on the wall: Artist Karen Reimer's Architectural Intervention in Wicker Park
September 1, 2017 - January 31, 2018
Opening Reception September 9
Coinciding with the 2017 Chicago Architectural Biennial, and conceived for the gallery’s street-level public viewing space, local artist Karen Reimer will create a site-specific installation that explores the architectural history of Wicker Park and Bucktown in relation to the changing climate of the Midwest.
For nearly 20 years, Reimer has constructed architectural interventions that reconsider modernist ideals and minimalist embodiment through the handmade and everyday. A recent example is her 2016 installation "Shoretime Spaceline" at Hyde Park Art Center– inspired by the fabled Chicago Beach Hotel that was built for the 1893 Columbian Exposition, and stood in roughly the same location as the art center until its demolition in the 1970s. For that project, Reimer constructed a site-specific large-scale installation of fabric and sand, intended to distort viewers' perception of the horizon, and reversing the disappearance of lake into land over a century ago.
Likewise, Reimer's "on the wall" project at Monique Meloche is inspired by the damaged foundation of the nearby Holy Trinity Cathedral, designed by Louis Sullivan in 1903. One of only two churches realized by the architect, the building’s stucco facade is currently marred by cracks caused by settling due to the major Midwest drought of the 2000s. Reimer will duplicate the cracks located on the north-facing wall of the cathedral onto the south-facing front windows of the gallery, which were also broken in 2009 due to settling caused by the same drought, resulting in a mirror image crafted in gold leaf that is evocative of the church’s dome. Metaphorically, Reimer’s installation is a meditation on the larger collapse of cultural foundations and our capacity to live on the earth at all, let alone in buildings, in the climate of the future.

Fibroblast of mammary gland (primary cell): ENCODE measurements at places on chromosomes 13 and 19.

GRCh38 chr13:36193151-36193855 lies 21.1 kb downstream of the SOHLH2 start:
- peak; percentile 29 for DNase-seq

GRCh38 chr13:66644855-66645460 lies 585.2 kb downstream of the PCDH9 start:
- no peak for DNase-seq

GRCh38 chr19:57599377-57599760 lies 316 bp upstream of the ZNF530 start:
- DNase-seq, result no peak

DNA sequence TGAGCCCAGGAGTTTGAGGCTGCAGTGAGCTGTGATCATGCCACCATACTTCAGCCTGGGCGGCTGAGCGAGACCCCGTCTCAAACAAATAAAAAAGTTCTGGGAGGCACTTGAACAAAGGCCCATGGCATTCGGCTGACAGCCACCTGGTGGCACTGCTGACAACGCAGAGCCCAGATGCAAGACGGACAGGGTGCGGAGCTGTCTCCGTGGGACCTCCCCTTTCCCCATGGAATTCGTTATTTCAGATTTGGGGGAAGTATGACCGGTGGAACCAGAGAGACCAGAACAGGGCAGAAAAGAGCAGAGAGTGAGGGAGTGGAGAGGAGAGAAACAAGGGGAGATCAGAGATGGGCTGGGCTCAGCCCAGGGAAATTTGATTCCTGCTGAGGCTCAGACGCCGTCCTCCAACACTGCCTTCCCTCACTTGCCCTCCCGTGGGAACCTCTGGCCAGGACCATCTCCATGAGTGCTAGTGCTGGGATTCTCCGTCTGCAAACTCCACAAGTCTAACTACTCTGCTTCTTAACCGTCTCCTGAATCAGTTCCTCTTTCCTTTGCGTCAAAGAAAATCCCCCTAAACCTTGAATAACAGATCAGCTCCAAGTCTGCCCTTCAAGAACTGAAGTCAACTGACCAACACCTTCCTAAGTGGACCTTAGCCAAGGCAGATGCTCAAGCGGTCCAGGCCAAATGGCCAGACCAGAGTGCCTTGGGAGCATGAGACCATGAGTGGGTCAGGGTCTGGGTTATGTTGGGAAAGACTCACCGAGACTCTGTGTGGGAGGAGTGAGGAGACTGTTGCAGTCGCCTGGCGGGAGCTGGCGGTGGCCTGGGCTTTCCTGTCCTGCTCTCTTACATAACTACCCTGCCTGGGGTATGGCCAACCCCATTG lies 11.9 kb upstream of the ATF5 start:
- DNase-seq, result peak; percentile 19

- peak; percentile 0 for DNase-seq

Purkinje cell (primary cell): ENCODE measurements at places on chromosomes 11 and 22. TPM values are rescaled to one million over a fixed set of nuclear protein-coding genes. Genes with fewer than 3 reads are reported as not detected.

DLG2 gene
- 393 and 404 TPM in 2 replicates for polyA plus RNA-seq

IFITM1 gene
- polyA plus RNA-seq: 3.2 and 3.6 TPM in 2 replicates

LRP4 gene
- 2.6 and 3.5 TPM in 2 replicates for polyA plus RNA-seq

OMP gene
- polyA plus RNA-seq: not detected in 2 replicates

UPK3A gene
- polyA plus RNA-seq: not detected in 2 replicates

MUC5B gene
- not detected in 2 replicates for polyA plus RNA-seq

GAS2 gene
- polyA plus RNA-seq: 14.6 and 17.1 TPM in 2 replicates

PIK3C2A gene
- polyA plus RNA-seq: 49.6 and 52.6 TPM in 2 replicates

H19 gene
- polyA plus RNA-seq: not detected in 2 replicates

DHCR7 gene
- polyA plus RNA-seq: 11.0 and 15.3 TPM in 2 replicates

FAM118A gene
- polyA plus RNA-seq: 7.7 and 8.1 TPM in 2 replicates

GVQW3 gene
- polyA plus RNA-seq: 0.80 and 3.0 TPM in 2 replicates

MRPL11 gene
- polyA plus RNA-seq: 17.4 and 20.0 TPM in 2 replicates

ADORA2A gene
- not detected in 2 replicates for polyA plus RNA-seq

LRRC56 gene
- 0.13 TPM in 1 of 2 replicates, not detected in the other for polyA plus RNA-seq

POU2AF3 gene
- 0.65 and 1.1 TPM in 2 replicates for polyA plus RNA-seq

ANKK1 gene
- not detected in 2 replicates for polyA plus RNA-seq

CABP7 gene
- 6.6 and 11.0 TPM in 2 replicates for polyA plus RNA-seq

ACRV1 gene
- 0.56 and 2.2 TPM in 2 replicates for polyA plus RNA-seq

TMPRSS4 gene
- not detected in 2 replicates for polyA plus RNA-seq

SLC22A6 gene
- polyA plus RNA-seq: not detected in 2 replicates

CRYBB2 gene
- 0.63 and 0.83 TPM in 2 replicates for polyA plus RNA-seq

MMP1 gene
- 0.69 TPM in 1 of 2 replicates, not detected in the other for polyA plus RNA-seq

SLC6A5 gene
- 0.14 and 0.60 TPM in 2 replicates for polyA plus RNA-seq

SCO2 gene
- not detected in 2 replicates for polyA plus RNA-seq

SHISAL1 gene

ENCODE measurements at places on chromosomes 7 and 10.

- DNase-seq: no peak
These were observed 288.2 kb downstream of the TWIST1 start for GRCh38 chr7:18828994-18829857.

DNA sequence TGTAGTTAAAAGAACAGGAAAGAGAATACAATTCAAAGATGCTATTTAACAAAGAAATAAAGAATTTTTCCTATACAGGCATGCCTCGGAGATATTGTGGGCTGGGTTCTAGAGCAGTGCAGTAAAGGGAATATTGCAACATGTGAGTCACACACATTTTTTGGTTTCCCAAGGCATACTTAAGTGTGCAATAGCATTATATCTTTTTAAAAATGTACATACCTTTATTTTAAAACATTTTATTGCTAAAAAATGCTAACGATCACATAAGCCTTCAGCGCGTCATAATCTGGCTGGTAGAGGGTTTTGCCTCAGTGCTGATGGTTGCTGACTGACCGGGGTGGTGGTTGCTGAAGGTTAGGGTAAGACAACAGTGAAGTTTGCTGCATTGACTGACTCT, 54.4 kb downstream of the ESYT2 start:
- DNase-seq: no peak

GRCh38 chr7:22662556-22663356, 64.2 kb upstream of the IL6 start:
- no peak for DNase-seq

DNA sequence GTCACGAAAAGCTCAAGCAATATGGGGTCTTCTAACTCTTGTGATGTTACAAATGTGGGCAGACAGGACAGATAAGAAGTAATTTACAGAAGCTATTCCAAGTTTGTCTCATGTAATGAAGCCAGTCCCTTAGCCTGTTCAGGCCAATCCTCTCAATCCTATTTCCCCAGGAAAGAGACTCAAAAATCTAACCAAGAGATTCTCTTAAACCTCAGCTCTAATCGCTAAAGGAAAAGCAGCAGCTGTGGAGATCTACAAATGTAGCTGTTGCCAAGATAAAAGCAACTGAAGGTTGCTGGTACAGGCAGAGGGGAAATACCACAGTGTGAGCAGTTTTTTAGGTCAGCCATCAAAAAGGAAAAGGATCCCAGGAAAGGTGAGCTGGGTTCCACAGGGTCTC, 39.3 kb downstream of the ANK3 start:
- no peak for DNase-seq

off the wall: Amanda Williams Confronts Urban Renewal on Public Bus Benches
September 1 - November 30, 2017
For its fourth iteration, the gallery has invited Chicago-based artist and previous participant of the first Architecture Biennial, Amanda Williams, to showcase a new series of works that continue her investigations of urban development in Chicago and nationwide. Trained as an architect, Williams is interested in how combining the disciplines of art and architecture might help make all the parts of a city thrive. This project will be influenced by the expansion of the northwest side of the Chicago, including the gallery's surrounding neighborhoods of Wicker Park, Humboldt Park, and West Town. Williams' artworks will be displayed on public bus benches in these areas, which have seen major socioeconomic change in the last decade. By targeting specific benches that are near architectural points of interest, her project will invite dialogue with the multi-cultural community, asking questions about privilege and gentrification.
Williams' "off the wall" project coincides with her Chicago Works exhibition at the MCA (her first solo museum exhibition), as well as her garden project "Uppity Negress" at The Arts Club of Chicago.